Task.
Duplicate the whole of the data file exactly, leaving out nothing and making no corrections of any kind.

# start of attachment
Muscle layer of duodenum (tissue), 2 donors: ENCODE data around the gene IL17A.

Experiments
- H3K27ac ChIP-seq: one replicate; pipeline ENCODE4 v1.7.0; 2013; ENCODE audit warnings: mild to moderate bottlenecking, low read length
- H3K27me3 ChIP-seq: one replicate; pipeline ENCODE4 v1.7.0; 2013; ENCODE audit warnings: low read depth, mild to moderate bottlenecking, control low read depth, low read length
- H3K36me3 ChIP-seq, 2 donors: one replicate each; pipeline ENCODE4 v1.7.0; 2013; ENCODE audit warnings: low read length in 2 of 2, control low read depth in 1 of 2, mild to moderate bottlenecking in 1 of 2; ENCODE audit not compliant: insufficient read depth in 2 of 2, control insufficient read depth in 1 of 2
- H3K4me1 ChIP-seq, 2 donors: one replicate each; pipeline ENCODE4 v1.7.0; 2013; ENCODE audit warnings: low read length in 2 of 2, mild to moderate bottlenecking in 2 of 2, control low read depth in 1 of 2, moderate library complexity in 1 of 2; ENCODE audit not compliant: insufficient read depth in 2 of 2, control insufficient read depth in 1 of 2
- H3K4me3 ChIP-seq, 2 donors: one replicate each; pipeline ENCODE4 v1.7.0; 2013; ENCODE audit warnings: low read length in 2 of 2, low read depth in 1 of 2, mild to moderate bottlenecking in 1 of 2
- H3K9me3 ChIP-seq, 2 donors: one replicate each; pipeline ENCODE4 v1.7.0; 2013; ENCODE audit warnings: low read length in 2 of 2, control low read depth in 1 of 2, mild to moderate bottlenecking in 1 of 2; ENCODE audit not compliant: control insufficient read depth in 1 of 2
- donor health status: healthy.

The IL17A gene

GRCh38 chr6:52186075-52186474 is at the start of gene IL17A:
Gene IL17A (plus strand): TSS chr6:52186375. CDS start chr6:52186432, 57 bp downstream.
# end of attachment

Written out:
Muscle layer of duodenum (tissue), 2 donors: ENCODE data around the gene IL17A.

Experiments
- H3K27ac ChIP-seq: one replicate; pipeline ENCODE4 v1.7.0; 2013; ENCODE audit warnings: mild to moderate bottlenecking, low read length
- H3K27me3 ChIP-seq: one replicate; pipeline ENCODE4 v1.7.0; 2013; ENCODE audit warnings: low read depth, mild to moderate bottlenecking, control low read depth, low read length
- H3K36me3 ChIP-seq, 2 donors: one replicate each; pipeline ENCODE4 v1.7.0; 2013; ENCODE audit warnings: low read length in 2 of 2, control low read depth in 1 of 2, mild to moderate bottlenecking in 1 of 2; ENCODE audit not compliant: insufficient read depth in 2 of 2, control insufficient read depth in 1 of 2
- H3K4me1 ChIP-seq, 2 donors: one replicate each; pipeline ENCODE4 v1.7.0; 2013; ENCODE audit warnings: low read length in 2 of 2, mild to moderate bottlenecking in 2 of 2, control low read depth in 1 of 2, moderate library complexity in 1 of 2; ENCODE audit not compliant: insufficient read depth in 2 of 2, control insufficient read depth in 1 of 2
- H3K4me3 ChIP-seq, 2 donors: one replicate each; pipeline ENCODE4 v1.7.0; 2013; ENCODE audit warnings: low read length in 2 of 2, low read depth in 1 of 2, mild to moderate bottlenecking in 1 of 2
- H3K9me3 ChIP-seq, 2 donors: one replicate each; pipeline ENCODE4 v1.7.0; 2013; ENCODE audit warnings: low read length in 2 of 2, control low read depth in 1 of 2, mild to moderate bottlenecking in 1 of 2; ENCODE audit not compliant: control insufficient read depth in 1 of 2
- donor health status: healthy.

The IL17A gene

GRCh38 chr6:52186075-52186474 is at the start of gene IL17A:
Gene IL17A (plus strand): TSS chr6:52186375. CDS start chr6:52186432, 57 bp downstream.